They reacted in the form of social media memes and Facebook posts. Concerned citizens drafted letters to Mayor Jack Seiler, threatening to boycott the city if the new regulations weren’t lifted. And this week the hacker group Anonymous addressed a video to Mayor Seiler, announcing it would shut down the city's official web page until he lifted the restrictions on feeding the homeless.

WLRN

Fort Lauderdale has come under fire for arresting a 90-year-old man who was feeding the homeless after the city passed tougher regulations on how outdoor “feedings” can be held.

Creative Commons via Flickr / Wicker Paradise (https://flic.kr/p/ecyRbQ)

UPDATE Oct. 22, 12 p.m.: The regulations passed by a four-one commission vote around 3:30 Wednesday morning. 

Adding to crackdowns on where homeless people in Fort Lauderdale can sleep, go to the bathroom, and store their belongings, the city is now attempting to regulate how outside organizations provide food to them.

Wilson Sayre

Vicki Mallette is wrapping up her first 90 days as the new executive director of the Miami-Dade County Homeless Trust. She left her post as acting director of development, advocacy and communications for Miami-Dade Parks, Recreation and Open Spaces to assume the  new position.

The Homeless Trust was founded in 1993, when there was a public call to deal with the thousands of men, women and children living on the streets, in shelters and in transitional housing across the county.

Today on WLRN-Miami Herald News, you heard:

Wilson Sayre / WLRN

A new national report found a general trend toward criminalizing the homeless, and criticized the laws of some areas in Florida. The report, published by the National Law Center on Homelessness and Poverty, looked at how municipalities treat the homeless.

It found more and more cities have banned activities like sleeping on sidewalks, sitting in public spaces or storing personal possessions outside.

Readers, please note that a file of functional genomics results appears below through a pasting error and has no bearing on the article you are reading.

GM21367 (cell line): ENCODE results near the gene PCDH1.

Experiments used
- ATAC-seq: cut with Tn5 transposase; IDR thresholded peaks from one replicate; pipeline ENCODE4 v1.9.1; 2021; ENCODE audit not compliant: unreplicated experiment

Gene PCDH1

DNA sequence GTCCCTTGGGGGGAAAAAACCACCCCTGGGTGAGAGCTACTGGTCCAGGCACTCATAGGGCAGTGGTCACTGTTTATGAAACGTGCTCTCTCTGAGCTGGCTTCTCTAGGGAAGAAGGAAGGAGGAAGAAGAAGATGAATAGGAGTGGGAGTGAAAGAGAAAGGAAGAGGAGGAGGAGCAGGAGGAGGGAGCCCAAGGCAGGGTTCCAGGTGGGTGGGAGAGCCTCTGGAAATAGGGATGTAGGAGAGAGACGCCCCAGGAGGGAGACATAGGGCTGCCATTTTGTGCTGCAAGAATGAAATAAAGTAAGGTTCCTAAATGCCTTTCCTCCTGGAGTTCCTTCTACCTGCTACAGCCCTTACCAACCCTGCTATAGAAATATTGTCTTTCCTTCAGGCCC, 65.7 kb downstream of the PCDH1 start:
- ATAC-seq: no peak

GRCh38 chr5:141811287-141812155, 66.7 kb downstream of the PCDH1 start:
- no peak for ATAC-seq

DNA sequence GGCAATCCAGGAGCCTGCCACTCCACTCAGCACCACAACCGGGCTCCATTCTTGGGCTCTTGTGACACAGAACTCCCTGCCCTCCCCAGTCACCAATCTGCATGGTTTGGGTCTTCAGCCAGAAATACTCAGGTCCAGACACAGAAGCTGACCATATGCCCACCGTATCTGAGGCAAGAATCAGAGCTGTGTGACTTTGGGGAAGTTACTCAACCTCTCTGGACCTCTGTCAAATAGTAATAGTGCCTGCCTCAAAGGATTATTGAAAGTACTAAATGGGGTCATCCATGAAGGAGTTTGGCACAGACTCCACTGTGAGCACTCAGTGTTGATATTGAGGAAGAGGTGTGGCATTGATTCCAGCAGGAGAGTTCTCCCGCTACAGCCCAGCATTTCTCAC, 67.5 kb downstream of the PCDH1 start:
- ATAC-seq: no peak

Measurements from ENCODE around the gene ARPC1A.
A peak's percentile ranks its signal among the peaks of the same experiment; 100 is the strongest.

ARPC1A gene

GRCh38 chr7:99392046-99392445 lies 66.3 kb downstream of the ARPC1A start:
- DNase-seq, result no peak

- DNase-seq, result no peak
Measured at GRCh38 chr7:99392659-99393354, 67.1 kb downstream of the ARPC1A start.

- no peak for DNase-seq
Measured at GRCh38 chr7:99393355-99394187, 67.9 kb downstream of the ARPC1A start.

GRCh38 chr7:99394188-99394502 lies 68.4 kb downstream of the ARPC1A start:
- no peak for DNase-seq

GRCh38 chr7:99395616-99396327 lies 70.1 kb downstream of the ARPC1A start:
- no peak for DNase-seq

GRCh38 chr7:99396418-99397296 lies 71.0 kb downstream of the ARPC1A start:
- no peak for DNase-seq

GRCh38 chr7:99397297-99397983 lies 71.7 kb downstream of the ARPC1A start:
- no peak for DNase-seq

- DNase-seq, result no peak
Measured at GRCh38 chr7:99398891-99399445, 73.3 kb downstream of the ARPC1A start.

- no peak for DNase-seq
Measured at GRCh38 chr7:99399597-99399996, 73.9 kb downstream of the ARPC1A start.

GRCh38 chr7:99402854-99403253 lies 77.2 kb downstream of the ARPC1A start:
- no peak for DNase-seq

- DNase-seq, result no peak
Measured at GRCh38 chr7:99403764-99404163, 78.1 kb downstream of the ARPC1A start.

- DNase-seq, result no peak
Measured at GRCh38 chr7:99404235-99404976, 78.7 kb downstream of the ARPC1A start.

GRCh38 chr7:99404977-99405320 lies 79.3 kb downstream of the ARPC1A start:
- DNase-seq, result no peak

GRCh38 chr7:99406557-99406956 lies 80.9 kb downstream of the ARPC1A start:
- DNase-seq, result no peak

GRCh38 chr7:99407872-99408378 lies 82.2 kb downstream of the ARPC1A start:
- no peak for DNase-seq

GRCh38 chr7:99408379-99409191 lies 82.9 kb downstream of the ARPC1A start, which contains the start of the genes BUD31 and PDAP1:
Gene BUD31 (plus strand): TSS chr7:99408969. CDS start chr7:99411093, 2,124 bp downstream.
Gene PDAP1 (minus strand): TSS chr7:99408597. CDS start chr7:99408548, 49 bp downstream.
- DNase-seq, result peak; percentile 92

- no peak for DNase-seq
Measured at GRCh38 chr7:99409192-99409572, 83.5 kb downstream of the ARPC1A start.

Wilson Sayre

 

Almost 200 people now have a place to call home in an affordable housing development just opened in Little Havana.

In addition to a roof, kitchens and beds for low-income and formerly homeless people, Amistad’s 89 apartments offer supportive housing services:

“We do case management, we do employment and training services, we do life-skills training, we do parenting-skills trainings, we do activities with the kids,” says Stephanie Berman, president of Carrfour Supportive Housing.

Wilson Sayre

The Salvation Army of Broward County has opened the doors to a new facility that could help up to 45 people every night. But the cots at the Open Door Shelter are more about building trust than getting sleep.

Alyse Gossman is the volunteer coordinator for the Salvation Army in Broward County.

Creative Commons / Flickr user Aaron Alexander

Life for panhandlers in South Florida is getting harder. Delray Beach may join several other South Florida cities in cracking down on the practice.

The city is not trying to outright ban panhandling, like it has been in some areas in Miami, but it is trying to legislate panhandling politeness.

The city is looking to add language to the municipal code defining what panhandling is and where it should be avoided. For example, it shouldn't happen within 15 feet of a sidewalk cafe or at bus stops.